After introducing bipartisan legislation Thursday focused on the opioid epidemic, U.S. Sen. Joe Donnelly (D-Ind.) participated in a walkthrough of The Willow Center in Brownsburg, and spoke to addiction recovery advocates about battling the epidemic.
“To everyone here, I want to tell you how grateful I am for your hard work,” Donnelly says. “It ties in with legislation I have, and it’s called Strengthening Addiction Treatment Workforce Act.”
The Strengthening Addiction Treatment Workforce Act is one of two opioid epidemic-focused bills Donnelly supports. The bill intends to address addiction provider shortages by making certain addiction facilities eligible for $50,000 in student loan repayment and loan forgiveness incentives for addiction treatment workers who serve two years or more.
Ashley English, executive director of The Willow Center and a patient in recovery for 13 years, says this legislation can provide addiction treatment facilities with the people they need.
“This field is so demanding,” English says. “The workforce legislation can help us get the trained and qualified people we need to combat this epidemic.”
Along with the Strengthening Addiction Treatment Workforce Act, Donnelly has a second bill focused on helping rural communities like Brownsburg.
Written with U.S. Sens. Pat Roberts (R-Ky.) and Luther Strange (R-Ala.), Donnelly’s second opioid epidemic-focused bill would help rural communities fight substance disorders with Community Facilities Direct Loans and Grants along with Distance Learning and Telemedicine.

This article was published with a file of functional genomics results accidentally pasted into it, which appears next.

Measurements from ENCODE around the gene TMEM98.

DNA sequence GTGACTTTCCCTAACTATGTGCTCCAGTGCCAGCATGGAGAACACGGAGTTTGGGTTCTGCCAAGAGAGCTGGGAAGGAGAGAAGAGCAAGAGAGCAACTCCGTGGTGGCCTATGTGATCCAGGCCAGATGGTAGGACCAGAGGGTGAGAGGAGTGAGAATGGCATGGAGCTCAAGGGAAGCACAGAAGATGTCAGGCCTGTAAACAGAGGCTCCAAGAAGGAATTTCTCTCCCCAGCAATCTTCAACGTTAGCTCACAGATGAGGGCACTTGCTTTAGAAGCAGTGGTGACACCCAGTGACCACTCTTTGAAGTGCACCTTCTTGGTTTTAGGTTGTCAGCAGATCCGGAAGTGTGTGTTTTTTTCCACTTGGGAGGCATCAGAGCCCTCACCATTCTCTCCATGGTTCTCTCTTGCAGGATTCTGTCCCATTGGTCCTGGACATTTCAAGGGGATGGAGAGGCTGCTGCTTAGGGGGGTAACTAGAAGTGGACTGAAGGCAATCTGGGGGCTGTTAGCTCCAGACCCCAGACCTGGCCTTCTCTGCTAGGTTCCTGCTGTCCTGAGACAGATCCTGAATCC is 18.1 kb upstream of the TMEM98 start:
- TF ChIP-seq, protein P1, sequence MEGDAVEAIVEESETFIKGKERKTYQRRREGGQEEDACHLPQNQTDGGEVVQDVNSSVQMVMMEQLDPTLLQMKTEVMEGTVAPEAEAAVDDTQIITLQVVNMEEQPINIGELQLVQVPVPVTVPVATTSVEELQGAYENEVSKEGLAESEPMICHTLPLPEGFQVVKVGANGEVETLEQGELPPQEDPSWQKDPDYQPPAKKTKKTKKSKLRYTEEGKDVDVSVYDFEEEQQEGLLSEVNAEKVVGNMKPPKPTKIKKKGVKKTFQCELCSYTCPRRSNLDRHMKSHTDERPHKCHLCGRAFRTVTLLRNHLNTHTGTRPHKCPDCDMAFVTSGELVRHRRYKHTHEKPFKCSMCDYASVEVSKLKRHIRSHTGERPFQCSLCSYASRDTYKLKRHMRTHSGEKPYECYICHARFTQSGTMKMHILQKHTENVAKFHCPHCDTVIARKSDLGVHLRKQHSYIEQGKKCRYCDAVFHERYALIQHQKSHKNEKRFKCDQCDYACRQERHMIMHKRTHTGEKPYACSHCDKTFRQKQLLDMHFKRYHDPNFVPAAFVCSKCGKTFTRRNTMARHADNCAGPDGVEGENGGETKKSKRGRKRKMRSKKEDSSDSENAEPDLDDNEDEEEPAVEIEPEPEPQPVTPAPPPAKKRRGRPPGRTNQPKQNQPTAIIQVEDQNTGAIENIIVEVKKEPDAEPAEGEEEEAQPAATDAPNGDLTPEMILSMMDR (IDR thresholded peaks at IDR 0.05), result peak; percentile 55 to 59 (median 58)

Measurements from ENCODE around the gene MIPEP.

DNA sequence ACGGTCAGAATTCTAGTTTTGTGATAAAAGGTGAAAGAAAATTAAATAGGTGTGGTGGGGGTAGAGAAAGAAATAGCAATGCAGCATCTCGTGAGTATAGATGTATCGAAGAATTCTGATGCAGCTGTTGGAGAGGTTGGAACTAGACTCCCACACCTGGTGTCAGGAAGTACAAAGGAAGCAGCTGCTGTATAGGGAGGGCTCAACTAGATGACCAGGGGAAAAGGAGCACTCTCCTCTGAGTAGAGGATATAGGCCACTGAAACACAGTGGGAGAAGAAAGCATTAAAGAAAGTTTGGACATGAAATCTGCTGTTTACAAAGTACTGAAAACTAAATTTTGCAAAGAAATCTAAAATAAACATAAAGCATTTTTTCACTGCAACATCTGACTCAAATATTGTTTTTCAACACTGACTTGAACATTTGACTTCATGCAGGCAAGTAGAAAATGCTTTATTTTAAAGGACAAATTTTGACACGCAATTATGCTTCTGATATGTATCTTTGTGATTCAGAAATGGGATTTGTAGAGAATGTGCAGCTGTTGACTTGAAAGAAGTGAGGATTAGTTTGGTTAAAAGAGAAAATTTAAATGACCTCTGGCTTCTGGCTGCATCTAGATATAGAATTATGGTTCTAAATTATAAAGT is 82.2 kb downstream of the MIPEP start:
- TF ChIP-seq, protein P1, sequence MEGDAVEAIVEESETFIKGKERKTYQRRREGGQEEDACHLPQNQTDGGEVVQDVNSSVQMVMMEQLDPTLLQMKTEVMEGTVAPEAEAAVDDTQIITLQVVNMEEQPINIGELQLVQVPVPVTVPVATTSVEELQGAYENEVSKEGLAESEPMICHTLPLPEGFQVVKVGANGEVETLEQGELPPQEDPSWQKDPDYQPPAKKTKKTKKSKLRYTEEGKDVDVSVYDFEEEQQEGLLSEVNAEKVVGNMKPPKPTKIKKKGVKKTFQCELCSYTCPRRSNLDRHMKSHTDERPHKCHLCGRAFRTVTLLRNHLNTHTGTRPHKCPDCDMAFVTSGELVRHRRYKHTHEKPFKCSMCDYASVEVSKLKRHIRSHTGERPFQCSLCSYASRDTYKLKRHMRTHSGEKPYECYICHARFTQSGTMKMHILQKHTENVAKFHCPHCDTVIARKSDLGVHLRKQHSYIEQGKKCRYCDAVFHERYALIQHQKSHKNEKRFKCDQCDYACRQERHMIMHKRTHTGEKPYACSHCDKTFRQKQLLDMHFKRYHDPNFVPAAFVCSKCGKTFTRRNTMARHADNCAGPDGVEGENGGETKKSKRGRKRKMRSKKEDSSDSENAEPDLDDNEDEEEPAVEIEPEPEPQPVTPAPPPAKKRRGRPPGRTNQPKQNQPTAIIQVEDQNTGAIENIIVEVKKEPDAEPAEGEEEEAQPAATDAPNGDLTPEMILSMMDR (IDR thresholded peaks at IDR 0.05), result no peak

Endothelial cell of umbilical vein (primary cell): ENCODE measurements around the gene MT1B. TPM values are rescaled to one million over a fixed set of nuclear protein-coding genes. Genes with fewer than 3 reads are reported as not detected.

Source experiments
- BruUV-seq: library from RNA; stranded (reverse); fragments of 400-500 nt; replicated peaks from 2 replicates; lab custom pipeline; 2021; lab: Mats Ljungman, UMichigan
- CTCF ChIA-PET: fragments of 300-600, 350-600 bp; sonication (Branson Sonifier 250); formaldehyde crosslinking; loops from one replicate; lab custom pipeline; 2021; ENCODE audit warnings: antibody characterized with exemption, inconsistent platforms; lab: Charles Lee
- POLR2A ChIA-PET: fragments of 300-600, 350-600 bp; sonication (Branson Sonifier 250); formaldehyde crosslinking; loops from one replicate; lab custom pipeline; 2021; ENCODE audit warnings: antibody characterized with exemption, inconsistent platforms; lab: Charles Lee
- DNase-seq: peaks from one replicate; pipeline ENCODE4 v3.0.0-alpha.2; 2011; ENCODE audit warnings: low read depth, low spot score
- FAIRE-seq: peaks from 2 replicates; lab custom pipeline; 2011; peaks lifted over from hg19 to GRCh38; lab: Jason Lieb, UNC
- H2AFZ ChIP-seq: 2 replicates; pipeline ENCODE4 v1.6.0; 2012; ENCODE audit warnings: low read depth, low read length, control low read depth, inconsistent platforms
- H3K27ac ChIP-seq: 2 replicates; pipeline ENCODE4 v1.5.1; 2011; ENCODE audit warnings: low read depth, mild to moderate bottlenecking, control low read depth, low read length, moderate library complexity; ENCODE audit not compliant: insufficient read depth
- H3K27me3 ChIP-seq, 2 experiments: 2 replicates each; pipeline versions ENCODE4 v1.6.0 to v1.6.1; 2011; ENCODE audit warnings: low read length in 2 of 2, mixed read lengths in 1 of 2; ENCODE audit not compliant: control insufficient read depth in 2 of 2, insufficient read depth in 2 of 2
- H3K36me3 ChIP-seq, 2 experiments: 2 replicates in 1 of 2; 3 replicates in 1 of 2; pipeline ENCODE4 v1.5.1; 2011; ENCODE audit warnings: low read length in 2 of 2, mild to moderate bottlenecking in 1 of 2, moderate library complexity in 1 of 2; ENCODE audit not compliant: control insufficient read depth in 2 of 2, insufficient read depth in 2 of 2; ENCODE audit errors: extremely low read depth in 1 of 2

“Department of Agriculture facilities can be used as part of telemedicine,” Donnelly says.
With this legislation, Donnelly envisions people of rural communities using Department of Agriculture facilities space for telemedicine.
“If you are in one of our rural counties you will be able to directly link to say Methodist Health Center in Indy … and be able to get the very best medical advice in the world, right there in your hometown,” Donnelly says.
Legislatures and insurance companies question how distance learning and telemedicine would work with payment, but King and The Willow Center exemplify how productive a system like telemedicine benefits those involved.
“We have a student from [Indiana University] participating in our telemedicine program,” King says. “This person is able to stay in school at Bloomington while still receiving treatment through our center.”
In Indiana, there are 59 counties that are considered underserved for primary care and 52 counties underserved for mental health care, according to the Indiana State Department of Health.